Brandon (7m 51s):

Like that's the way to win attention, time, budget, and buy in and interest is basically connect things to bottom line. So in the earliest days of employer branding, you would go all the way, top of funnel all the way bottom funnel, which is traditionally what recruiters only have time for, which is, you know, we have this site and it's doing all these cool things that in a vacuum we think are pretty and beautiful and hyper sanitized and it equals this many hires. And you're like, okay, that could have been a thousand external forces and factors, but here God, you can look at heat maps and funnels and who's clicking on what, and who's staying on what and how many people are getting through the different points and you know, where they're dropping off and why they're dropping off.


Brandon (8m 35s):

So it's like a huge switch into experimenting.


Joel (8m 40s):

Marketing likes to sell stuff. So the numbers are there, but okay, we have this many more views of jobs. Does that translate into actual mortgages? How does that connection? I get the numbers work, but how does it translate into sales for marketing and you guys in particular?


Brandon (8m 55s):

So now you're talking to them, the bigger picture is, do we need, you know, more people or certain skills or certain technologies. And so that's where, yeah, when you bring this all together, you get to the point where you're looking does more equal, better, and I'll start all the way at just the candidate journey. Before we even talk about who we're hiring to produce and to sell, you know, we're looking at things like more applicants, and this is again, become a little bit of a cliché, but more applicants certainly doesn't equal better. It's a waste of time. So you're thinking now about, and this will tie back to the pandemic. You're actually trying to filter people in and out and buy out, I mean, you're using a little bit, if not very much more authentic, raw verbiage pictures, because you know, now post pandemic life, we can't get to studios.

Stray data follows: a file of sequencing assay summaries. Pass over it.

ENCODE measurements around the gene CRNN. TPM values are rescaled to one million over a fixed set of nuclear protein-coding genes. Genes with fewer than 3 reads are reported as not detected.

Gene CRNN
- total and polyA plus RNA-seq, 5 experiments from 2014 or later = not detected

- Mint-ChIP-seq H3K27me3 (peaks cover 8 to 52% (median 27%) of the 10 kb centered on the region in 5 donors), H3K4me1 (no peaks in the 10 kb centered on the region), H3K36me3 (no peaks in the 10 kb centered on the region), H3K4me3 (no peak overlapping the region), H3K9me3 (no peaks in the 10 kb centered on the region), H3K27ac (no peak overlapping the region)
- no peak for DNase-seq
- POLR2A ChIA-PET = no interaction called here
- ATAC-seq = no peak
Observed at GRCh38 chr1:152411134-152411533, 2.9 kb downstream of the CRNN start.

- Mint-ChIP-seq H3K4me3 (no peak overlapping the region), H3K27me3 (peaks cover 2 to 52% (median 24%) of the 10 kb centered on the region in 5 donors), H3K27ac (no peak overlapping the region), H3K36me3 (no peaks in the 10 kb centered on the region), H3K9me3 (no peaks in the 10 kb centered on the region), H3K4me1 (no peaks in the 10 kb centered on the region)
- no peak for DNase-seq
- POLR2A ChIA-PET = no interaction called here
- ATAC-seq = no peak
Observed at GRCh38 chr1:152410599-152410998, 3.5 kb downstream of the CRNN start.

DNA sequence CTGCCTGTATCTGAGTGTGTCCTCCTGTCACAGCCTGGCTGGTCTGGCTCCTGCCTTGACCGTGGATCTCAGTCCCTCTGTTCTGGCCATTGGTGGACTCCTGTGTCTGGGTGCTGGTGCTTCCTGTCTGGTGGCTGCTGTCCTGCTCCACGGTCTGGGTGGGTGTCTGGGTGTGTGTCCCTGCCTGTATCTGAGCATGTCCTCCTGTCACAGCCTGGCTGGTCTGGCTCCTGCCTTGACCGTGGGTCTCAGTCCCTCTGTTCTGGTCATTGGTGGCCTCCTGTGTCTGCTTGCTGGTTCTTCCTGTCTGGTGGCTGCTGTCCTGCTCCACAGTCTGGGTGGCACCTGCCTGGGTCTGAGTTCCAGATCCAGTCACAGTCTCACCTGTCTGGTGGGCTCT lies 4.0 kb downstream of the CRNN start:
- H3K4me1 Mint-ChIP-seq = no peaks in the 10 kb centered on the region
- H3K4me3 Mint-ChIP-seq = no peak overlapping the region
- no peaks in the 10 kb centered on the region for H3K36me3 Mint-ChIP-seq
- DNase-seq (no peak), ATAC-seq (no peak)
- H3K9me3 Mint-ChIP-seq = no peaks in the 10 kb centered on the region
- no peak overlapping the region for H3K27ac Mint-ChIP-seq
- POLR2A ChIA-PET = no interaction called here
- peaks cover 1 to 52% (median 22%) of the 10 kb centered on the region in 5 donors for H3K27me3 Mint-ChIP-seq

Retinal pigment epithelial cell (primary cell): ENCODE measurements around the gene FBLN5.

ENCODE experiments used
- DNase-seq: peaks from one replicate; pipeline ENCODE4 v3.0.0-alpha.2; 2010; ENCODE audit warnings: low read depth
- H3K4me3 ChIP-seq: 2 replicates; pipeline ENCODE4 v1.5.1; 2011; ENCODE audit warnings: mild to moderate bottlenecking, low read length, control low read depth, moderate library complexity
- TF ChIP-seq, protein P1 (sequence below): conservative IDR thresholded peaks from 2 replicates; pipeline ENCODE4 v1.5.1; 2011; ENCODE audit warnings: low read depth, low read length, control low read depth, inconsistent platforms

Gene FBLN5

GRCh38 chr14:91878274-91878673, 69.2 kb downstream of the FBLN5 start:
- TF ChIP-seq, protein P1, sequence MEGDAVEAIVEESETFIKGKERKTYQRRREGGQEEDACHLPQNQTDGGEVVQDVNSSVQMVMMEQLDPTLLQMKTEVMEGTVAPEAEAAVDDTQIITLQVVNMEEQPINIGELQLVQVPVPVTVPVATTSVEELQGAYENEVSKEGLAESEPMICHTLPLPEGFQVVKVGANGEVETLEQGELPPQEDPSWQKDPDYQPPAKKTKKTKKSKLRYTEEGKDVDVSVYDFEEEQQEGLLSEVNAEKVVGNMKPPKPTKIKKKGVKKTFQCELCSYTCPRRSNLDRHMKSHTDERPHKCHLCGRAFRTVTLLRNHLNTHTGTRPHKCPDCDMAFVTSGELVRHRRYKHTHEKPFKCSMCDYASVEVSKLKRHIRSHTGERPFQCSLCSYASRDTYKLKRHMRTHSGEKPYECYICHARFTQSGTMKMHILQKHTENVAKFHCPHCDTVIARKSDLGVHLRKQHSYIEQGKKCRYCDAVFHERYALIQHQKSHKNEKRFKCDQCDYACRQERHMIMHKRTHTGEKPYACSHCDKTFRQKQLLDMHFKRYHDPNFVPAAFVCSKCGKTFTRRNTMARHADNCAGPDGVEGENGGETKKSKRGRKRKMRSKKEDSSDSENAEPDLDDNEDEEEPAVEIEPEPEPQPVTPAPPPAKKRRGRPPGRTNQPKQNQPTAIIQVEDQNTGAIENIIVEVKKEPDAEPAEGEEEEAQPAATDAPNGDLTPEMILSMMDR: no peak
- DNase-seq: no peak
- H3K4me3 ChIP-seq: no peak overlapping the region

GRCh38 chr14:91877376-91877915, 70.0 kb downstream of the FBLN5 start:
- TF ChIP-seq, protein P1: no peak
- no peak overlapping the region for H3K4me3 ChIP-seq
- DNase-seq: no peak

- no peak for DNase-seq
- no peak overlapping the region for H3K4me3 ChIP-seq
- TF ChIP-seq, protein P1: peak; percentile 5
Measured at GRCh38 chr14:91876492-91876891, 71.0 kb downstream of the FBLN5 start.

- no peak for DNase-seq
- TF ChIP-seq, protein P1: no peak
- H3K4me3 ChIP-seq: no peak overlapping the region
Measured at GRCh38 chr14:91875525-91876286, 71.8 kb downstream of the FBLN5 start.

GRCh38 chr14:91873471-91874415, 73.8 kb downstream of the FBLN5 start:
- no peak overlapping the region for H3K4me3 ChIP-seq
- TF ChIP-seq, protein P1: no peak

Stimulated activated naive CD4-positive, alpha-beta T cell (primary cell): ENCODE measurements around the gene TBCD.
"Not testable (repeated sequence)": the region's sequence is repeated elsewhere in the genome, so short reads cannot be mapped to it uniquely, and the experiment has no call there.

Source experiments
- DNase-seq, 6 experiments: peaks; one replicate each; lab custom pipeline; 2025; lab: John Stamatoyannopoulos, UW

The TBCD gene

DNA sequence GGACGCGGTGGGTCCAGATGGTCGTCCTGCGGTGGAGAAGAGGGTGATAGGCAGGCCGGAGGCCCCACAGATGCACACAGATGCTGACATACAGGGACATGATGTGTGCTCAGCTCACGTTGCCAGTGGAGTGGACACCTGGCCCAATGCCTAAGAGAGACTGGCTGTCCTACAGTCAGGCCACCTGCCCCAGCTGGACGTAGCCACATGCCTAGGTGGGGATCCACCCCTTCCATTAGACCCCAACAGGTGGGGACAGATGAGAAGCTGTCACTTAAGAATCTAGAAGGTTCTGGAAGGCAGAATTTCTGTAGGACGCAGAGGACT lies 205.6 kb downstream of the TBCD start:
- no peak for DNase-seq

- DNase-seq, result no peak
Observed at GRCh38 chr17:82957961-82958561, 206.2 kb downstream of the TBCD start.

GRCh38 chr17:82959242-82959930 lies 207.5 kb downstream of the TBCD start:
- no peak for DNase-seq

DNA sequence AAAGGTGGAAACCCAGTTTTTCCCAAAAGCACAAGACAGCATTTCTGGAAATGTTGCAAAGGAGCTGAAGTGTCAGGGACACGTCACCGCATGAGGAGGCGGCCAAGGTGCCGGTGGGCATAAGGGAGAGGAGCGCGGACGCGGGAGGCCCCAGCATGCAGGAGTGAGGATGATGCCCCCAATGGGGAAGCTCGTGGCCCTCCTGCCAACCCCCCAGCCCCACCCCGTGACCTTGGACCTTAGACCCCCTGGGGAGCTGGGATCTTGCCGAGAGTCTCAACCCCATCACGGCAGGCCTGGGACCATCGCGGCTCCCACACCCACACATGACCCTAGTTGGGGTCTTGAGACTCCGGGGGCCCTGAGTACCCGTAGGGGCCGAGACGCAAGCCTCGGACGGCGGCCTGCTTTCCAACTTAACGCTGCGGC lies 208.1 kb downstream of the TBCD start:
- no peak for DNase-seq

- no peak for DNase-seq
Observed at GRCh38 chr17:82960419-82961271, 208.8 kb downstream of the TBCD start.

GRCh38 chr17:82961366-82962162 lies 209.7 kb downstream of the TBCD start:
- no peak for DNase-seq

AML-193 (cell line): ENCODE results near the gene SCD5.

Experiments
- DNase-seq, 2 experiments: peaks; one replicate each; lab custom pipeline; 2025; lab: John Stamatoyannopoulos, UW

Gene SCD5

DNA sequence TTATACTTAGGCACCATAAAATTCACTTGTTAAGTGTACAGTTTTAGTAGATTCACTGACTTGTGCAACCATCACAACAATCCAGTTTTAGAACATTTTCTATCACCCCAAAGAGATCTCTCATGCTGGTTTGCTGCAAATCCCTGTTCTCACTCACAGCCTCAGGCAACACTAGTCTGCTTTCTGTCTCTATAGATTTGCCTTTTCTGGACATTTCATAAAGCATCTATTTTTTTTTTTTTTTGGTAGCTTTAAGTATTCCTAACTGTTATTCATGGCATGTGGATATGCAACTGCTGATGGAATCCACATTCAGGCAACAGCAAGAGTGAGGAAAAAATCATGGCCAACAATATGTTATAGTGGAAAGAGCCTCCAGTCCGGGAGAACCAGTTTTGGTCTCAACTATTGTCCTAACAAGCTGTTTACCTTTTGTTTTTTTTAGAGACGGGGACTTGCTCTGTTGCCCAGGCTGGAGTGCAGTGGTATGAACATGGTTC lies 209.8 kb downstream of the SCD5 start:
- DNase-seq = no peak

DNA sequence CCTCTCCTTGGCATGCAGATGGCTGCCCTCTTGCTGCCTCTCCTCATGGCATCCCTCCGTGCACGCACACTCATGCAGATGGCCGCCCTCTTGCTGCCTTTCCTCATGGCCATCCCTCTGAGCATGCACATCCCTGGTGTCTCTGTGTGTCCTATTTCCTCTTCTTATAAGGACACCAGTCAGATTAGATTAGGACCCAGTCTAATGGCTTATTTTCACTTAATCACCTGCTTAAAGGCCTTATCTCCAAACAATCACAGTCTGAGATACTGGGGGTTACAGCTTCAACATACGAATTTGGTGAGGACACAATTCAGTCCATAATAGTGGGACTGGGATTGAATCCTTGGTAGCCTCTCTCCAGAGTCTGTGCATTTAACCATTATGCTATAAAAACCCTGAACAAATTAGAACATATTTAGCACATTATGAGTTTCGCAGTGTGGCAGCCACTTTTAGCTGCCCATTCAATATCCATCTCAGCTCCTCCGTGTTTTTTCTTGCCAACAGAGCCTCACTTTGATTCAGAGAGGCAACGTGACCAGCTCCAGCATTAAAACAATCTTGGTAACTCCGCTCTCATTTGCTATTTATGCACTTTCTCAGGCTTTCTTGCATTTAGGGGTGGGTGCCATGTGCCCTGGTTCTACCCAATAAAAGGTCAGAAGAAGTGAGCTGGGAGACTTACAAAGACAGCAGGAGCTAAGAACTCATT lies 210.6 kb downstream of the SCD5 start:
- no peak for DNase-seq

Brandon (9m 47s):

We can't get, you know, full Hollywood documentaries. And it's a great thing. We're just showing Zoom recordings, right. And selfie videos. And that's what people want to see. You know, no makeup.


Chad (9m 58s):

Are authentic.